The Green Blob

Owen Paterson wrote an astonishing piece in the Sunday Telegraph yesterday, culminating in an attack on what he called the "Green Blob". For the point of record, I am that deeply unfashionable thing, a one nation Tory. I don't have a partisan political axe to grind here, which I guess in Mr Paterson's view makes me non-blobby. Furthermore, I am a worker in the country, which makes me exactly the kind of person he claims to represent. I do, however, have a concern for the environment.
Owen Paterson Green blob approaching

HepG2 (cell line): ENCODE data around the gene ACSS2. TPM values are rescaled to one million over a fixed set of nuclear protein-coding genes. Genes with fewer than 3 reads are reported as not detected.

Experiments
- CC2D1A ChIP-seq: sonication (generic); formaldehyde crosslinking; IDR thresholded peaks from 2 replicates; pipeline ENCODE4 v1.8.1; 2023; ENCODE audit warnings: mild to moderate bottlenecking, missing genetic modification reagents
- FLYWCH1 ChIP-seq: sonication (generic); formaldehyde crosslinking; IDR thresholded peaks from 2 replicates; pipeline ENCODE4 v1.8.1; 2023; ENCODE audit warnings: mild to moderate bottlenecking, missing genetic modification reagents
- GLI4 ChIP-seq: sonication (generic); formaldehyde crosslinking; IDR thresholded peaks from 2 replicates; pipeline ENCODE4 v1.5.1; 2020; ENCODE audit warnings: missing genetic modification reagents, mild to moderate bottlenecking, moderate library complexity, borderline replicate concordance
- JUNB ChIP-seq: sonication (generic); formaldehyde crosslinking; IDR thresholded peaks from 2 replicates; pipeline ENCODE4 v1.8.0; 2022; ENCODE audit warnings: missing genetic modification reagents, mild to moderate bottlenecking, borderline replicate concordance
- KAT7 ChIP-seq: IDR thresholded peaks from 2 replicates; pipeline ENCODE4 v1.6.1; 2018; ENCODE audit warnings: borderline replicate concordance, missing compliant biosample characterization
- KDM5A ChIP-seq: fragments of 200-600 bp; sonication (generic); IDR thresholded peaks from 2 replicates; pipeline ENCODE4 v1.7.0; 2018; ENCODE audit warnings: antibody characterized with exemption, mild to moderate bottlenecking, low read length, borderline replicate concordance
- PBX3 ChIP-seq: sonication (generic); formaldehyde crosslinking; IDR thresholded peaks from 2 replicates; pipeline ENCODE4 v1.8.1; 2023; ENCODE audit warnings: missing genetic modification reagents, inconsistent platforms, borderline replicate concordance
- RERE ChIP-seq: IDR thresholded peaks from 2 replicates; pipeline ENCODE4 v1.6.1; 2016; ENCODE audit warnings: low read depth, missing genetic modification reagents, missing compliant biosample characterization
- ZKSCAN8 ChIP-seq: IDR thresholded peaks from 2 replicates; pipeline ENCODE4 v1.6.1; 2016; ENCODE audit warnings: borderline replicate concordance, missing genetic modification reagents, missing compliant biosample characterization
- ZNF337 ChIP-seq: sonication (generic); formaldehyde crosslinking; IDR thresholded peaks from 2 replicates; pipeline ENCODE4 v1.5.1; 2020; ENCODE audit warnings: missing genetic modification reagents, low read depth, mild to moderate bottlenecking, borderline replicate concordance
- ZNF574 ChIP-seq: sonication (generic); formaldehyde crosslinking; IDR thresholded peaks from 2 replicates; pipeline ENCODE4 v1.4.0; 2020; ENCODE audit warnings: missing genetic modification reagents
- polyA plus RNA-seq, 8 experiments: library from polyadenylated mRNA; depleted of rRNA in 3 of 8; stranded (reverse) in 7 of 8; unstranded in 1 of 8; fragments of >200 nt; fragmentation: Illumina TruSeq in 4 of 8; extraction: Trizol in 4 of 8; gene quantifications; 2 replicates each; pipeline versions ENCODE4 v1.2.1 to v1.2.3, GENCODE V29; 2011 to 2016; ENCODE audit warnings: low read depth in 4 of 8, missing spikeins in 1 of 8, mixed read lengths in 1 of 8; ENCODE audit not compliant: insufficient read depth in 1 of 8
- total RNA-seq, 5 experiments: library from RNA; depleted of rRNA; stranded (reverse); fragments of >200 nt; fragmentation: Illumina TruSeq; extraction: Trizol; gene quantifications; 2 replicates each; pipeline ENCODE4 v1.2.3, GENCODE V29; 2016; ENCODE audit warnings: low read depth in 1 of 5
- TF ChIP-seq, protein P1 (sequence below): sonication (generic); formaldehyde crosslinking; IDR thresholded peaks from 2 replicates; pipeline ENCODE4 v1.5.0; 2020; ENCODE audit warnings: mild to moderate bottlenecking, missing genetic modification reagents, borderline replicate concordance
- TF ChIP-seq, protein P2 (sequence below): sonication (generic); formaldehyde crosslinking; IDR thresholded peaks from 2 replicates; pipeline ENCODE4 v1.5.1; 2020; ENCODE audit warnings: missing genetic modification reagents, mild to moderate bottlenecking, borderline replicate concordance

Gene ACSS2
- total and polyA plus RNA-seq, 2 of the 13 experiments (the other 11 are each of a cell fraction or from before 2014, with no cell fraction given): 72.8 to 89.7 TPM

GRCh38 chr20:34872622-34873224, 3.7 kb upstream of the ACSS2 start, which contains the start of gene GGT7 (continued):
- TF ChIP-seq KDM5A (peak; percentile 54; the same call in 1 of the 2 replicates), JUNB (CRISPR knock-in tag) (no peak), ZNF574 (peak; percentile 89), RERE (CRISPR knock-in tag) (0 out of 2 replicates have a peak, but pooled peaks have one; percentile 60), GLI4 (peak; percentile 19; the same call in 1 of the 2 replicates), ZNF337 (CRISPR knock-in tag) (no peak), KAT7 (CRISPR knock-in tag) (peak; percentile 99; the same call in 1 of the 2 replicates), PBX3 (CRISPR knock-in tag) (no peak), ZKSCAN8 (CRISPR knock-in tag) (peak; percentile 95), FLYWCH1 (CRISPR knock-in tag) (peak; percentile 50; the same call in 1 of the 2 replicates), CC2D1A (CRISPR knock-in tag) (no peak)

What did he say? The gist of it was that he was proud to oppose green lobby groups, which are over-funded (by Brussels), politically motivated and ignorant, forming a "powerful self-serving caucus". He's entitled to his opinions, of course; he's a politician and this is a free country. I share his dislike of celebrities being wheeled in to front serious (environmental) campaigns, although that's an inescapable fact of contemporary life. I am sympathetic to the degree of personal abuse he has suffered, which seems to go with the territory. What matters, though, is how intemperate and dogmatic his views were. It's too boring to go into the complete list; this blog will give you a flavour. I've written before about the failure of government policy on neonicotinoids and (Somerset) flooding, for example. Too often he seems to have supported industry lobby groups against independent scientific advice. The damage he has done has not just been restricted to specific issues, however. It seems to me he has really poisoned the relationship between government and people interested in the environment, in a way which will take years to repair. In the short term he has alienated the Tories from many voters, which would seem to be David Cameron's view too. He has created more damaging long term issues for conservationists, though. Subjected to this kind of media coverage, conservation organizations will find it much more difficult to raise money and to engage with private landowners. My message to Sunday Telegraph readers is this. Environmental groups - whoever that means - are badly organized and even more badly funded. I promise you. I doubt there was an education blob, and there's definitely no green blob - it's paranoid nonsense. Our approach to environmental issues should be long term and evidence based, and not prone to this kind of unwelcome politicization.